Tuesday, July 16, 2013

Elder Maxwell on Public Relations

If Hugh Nibley's views on Public Relations are extreme and unsympathetic, we might expect a more sympathetic treatment from Elder Neal A. Maxwell. Elder Maxwell, after all, had begun his career in higher education as assistant director of public relations at the University of Utah in 1956, the same year that Nibley published "Victoriosa Loquacitas." (Bruce C. Hafen, A Disciple’s Life (2002), 245.) In 1964 he became the Vice President for planning and public affairs for the University of Utah. For a decade and a half he was involved in and ultimately in charge of public relations for the University of Utah. Here is someone who knew public relations from the inside. We might expect a more understanding view of the profession.

At the end of his time in public relations, Elder Maxwell observed:
In a sense, God cares little for cosmetic “public relations” (A Time to Choose [1972], 23).
On the other hand, he admitted that
Public relations points can be made for the kingdom in varied circumstances (Wherefore, Ye Must Press Forward [1977], ).
Such points, however, were of lesser value:
God's martyrs are not permitted great concern over public relations, for truth is a relentless taskmaster. (All These Things Shall Give Thee Experience [1980], 16).
For Elder Maxwell truth was more important than public relations. If the choice was between following the gospel and public relations, he had no doubt which was to take precedence:
As the disciple enriches his relationship with the Lord, he is apt to have periodic "public relations" problems with others, being misrepresented and misunderstood. He or she will have to "take it" at times. ("Meek and Lowly")

 He warned that disciples should not take "a fretful, anxious public relations posture" (Meek and Lowly [1987], 108.)
Neglect of vital data, use of partial truths, plus "looking beyond the mark," can cruelly combine to blunt perspective and create, as it were, public relations problems. (Meek and Lowly [1987], 110.)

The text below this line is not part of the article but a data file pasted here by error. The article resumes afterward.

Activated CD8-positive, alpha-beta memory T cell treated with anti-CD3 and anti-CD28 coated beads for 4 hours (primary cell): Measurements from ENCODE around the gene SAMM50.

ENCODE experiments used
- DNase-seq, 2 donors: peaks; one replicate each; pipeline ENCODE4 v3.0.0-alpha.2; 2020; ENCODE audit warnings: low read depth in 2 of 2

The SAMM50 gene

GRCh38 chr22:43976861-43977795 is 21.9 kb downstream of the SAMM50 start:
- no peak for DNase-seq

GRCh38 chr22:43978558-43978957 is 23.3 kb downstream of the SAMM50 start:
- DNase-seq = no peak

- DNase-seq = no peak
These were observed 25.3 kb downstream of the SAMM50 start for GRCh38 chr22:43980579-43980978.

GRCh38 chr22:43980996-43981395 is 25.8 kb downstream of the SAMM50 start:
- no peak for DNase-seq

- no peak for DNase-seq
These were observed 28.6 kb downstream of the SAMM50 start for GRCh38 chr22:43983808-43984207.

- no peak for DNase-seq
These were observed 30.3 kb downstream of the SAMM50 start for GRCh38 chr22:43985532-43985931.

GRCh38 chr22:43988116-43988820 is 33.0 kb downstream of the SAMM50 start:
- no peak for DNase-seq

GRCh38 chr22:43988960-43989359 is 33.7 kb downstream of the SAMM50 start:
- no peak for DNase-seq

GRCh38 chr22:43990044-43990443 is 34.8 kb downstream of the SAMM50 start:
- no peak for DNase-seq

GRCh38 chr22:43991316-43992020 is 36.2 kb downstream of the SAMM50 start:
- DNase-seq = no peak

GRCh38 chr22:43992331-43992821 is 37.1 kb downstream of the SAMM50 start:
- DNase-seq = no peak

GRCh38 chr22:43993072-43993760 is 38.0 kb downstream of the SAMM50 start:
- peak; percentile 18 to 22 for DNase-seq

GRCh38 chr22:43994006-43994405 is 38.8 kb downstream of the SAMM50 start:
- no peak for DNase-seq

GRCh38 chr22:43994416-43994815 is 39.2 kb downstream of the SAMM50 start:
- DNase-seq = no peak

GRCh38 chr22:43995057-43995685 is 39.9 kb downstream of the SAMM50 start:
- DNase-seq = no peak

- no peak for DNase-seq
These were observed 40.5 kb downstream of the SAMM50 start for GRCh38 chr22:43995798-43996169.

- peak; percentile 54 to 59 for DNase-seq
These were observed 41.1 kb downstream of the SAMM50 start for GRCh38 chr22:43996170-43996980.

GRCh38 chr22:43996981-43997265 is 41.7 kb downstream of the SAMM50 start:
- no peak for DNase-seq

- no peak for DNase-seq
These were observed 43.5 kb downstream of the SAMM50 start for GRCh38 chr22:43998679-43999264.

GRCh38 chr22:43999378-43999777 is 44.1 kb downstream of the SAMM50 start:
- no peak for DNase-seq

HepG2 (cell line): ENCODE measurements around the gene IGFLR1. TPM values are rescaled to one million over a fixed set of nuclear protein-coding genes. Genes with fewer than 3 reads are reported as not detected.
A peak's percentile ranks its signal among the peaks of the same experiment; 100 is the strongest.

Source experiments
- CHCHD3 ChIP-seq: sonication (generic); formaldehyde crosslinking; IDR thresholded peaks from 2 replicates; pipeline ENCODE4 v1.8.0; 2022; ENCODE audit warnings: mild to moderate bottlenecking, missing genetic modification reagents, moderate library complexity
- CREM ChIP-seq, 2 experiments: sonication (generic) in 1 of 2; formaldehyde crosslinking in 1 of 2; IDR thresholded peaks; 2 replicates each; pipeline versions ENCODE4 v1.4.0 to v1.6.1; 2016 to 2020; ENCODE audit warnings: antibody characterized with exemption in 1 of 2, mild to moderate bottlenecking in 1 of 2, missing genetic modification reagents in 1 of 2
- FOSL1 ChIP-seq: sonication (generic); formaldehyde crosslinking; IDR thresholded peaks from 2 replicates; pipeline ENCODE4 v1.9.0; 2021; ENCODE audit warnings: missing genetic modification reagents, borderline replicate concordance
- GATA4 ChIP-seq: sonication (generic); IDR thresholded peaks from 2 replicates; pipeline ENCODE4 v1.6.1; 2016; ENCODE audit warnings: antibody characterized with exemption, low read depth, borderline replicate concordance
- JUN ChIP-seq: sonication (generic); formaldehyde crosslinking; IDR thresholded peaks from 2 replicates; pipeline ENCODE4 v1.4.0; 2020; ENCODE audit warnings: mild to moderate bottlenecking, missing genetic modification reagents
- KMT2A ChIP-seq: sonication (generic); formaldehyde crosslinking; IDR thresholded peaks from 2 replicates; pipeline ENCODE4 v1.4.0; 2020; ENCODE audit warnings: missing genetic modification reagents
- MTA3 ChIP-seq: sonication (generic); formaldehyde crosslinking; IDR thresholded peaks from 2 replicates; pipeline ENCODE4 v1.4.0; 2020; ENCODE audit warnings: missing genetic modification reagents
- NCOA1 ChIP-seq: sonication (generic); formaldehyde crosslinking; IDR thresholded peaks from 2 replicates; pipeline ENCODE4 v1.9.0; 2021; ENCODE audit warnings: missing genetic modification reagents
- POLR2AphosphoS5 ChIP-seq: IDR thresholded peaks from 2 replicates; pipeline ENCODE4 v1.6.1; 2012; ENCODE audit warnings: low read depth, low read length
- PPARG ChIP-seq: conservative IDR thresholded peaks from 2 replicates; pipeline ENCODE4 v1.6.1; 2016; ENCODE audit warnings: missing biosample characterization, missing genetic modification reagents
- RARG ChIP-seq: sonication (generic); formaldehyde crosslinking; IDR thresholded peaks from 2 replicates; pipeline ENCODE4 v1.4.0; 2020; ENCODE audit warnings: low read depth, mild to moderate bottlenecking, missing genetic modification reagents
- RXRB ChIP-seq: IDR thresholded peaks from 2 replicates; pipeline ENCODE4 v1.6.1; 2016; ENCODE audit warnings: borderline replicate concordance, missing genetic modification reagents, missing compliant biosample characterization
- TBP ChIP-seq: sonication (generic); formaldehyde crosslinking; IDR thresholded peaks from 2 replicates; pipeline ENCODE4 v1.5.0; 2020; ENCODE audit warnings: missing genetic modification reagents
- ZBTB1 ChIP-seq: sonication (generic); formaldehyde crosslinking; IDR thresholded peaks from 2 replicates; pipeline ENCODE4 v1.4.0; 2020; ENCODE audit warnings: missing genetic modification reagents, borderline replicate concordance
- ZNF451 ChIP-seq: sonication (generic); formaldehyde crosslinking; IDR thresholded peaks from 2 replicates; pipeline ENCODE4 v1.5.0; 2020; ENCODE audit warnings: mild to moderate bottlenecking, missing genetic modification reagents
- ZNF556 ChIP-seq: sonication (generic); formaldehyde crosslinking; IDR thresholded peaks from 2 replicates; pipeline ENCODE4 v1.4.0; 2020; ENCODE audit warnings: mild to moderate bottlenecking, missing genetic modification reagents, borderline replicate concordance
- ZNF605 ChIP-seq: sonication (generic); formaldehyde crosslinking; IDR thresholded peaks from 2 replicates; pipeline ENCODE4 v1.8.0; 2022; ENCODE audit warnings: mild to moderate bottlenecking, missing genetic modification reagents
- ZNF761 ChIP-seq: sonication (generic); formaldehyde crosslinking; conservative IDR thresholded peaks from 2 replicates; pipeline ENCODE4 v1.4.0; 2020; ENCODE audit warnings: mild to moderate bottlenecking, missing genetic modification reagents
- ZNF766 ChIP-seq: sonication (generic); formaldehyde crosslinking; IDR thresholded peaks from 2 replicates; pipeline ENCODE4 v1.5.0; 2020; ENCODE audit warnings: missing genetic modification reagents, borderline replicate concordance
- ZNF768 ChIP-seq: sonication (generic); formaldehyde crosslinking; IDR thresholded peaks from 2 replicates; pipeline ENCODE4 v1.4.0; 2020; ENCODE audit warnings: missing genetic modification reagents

Elder Maxwell noted that it was when unmeek individuals neglected what they should have been paying attention to, looked beyond the mark and used partial truths that they created public relations problems. Nibley would have pointed out that it was entirely the doings of public relations types that caused the problems in the first place.

Elder Maxwell also noticed other tendencies of public relations. He referred to one passage in the Sermon on the Mount as a "stern passage—it was scarcely a soothing "public relations" pronouncement" (We Talk of Christ, We Rejoice in Christ [1984], 101.) Public relations pronouncements are supposed to be soothing rather than stern.

So, even though coming from an insider, Elder Maxwell's references to public relations, though softer than Hugh Nibley's are of the same tenor. Real disciples of Jesus will have public relations problems. God is not particularly interested in our public relations but in whether or not we are doing his will. Public relations is more interested in partial truths, in neglecting the fuller story. Truth is more important than public relations. As Nibley would have pointed out, the harshest critiques are no more telling than the admissions from the inside.

Still, there might be other ways at looking at the profession.

[To be continued]